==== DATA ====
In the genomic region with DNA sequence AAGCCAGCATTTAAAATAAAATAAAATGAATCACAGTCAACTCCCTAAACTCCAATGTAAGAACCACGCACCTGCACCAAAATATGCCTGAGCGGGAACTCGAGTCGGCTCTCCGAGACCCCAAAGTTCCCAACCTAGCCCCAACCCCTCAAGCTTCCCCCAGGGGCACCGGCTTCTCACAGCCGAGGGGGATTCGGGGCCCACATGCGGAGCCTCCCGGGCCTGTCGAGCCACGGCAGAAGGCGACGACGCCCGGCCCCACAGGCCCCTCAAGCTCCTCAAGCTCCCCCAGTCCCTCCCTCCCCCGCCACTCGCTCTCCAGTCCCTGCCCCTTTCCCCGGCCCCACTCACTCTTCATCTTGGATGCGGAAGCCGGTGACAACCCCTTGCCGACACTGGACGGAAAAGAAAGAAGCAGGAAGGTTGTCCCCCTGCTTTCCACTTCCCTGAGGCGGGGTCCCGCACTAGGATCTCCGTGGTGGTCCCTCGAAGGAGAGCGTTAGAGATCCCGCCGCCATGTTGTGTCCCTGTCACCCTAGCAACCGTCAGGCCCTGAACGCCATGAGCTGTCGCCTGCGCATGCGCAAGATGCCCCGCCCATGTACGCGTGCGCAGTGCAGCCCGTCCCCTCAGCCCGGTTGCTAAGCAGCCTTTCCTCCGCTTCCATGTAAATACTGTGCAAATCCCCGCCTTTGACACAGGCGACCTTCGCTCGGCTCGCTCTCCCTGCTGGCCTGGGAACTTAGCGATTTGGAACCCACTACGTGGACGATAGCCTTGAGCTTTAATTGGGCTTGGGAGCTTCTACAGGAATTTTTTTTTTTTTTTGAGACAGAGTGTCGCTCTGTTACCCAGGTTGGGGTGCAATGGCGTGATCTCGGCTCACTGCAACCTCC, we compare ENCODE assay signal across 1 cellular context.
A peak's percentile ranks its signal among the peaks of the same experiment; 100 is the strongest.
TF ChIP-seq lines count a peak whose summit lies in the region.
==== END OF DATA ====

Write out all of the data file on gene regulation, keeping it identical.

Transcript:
In the genomic region with DNA sequence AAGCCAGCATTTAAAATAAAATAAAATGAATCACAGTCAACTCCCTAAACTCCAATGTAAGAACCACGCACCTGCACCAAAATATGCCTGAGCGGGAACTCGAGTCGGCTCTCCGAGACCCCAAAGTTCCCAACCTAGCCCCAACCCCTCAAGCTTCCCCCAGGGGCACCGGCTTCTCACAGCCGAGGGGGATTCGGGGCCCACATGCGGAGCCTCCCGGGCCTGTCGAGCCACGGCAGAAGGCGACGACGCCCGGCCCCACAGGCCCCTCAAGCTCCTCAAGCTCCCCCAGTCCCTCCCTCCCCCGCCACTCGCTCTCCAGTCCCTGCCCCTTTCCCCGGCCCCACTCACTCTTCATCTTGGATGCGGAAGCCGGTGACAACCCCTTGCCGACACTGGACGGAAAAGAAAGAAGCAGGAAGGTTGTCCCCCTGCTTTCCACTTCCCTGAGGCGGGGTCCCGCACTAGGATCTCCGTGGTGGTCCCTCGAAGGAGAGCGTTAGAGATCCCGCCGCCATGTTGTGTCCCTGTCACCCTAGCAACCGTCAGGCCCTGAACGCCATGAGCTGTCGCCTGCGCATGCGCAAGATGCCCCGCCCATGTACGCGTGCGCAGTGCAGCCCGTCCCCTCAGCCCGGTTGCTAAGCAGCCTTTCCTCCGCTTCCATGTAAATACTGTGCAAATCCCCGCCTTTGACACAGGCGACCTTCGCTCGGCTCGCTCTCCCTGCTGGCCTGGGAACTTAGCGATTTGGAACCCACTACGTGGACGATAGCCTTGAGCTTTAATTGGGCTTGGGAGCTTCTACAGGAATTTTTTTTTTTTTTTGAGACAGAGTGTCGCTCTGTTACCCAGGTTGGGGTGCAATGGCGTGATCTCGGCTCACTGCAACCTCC, we compare ENCODE assay signal across 1 cellular context.
A peak's percentile ranks its signal among the peaks of the same experiment; 100 is the strongest.
TF ChIP-seq lines count a peak whose summit lies in the region.